F1 has always stood for technological innovation, drivers pushing at the maximum at all times, the build-up to a pass, the iconic sounds of Ferrari V12s or screaming V10s, and consistency in its points system. Regulation changes that come closer to recapturing those ideals, rather than the ones put forth on Monday, could do more to keep F1 on the right track.

Newgarden, Chevy top Phoenix practice

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Friday’s two-hour practice for the Desert Diamond West Valley Phoenix Grand Prix started out slowly, with only a handful of drivers turning laps in the opening 30 minutes. However, the second hour, and the final 30 minutes in particular, turned into a frenzy, with drivers making several runs and completing qualifying sims.

Josef Newgarden topped the speed charts with an average speed of 192.108 mph, the only lap above the 192 mark of the session.

JR Hildebrand enjoyed a strong run on his return after suffering a broken hand at Long Beach to run second in practice. Helio Castroneves, Simon Pagenaud, and Will Power completed the top five, making it a Chevrolet sweep of the top five spots.

Heavy winds wreaked havoc on the session, with sand blowing onto the track surface throughout practice. Conditions became severe enough that practice was halted a couple minutes prior to its scheduled conclusion.

Of note: driver Ed Carpenter, in his first race outing of 2017, suffered a shortened practice due to mechanical issues and the crew reportedly was working on swapping out the fuel cell on his No.20 Fuzzy’s Vodka Chevrolet.

Times and qualifying order are below. Qualifying begins at 11:00 p.m. ET (8:00 local time).

 

 

Honda defends decision to redesign F1 power unit for 2017

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Honda Formula 1 chief Yusuke Hasegawa has defended the decision to redesign its power unit layout for 2017 despite suffering a number of reliability and performance issues at the start of the season.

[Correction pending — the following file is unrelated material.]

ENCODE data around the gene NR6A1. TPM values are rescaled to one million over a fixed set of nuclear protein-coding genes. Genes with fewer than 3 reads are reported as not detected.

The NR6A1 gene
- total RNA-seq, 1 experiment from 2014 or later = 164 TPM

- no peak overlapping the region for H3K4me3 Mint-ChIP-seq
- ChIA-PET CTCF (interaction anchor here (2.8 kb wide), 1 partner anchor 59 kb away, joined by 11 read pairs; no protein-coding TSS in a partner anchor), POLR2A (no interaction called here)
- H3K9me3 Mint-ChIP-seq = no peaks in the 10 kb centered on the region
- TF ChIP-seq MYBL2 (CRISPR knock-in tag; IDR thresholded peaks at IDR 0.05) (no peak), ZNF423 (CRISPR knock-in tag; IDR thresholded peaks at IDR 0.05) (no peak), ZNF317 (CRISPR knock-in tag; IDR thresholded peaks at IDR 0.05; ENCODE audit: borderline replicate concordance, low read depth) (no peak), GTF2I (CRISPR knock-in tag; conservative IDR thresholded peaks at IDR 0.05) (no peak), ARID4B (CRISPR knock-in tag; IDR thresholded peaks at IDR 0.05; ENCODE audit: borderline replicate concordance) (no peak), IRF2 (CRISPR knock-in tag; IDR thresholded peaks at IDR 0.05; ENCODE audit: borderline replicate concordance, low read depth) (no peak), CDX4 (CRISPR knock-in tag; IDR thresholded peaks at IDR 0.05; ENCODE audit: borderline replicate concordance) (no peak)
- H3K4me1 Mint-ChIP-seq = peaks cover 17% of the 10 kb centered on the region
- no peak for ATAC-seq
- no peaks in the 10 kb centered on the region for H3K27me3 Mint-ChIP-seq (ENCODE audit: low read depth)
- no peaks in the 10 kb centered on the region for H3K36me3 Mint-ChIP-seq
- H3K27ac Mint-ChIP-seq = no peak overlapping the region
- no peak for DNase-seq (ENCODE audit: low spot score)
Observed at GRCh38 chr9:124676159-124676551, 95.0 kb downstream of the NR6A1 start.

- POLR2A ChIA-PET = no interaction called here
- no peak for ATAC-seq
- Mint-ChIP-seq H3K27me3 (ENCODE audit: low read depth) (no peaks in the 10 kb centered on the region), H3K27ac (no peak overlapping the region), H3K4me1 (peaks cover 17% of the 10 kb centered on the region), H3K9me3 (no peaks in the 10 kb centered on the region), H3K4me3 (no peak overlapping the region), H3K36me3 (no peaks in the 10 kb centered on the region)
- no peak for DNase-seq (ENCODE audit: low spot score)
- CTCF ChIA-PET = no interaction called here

Entering its third year since returning to F1 as an engine supplier, Honda looked to make gains by revising the layout of its power unit to mirror that of pace-setter Mercedes.

The decision appeared to backfire, though, with a lack of both performance and reliability leaving customer team McLaren frustrated and without a single point after three races.

Speaking in Friday’s FIA press conference in Russia, Hasegawa was asked if the decision to revise the power unit layout was a mistake, and defending the move despite admitting to the ongoing problems.

“I don’t think we made a complete mistake from last year’s performance. We knew that we have to change everything, not only the package but also the combustion, so we tried to modify all areas,” Hasegawa explained.

“Some areas we succeeded, to reduce the weight and lower the center of gravity, but yeah, definitely we couldn’t get enough power from the combustion. So, yeah, it is just an excuse, but we still need time.

“But we don’t think we made a huge mistake, the direction was right. We are very much disappointed with our current situation.

“But because the base concept is correct, we believe we can make good progress in the middle of the season.”

McLaren’s hopes of scoring its first points of the year in Russia took a hit on Friday when Stoffel Vandoorne was forced to take new elements for his power unit, triggering a 15-place grid drop for the race.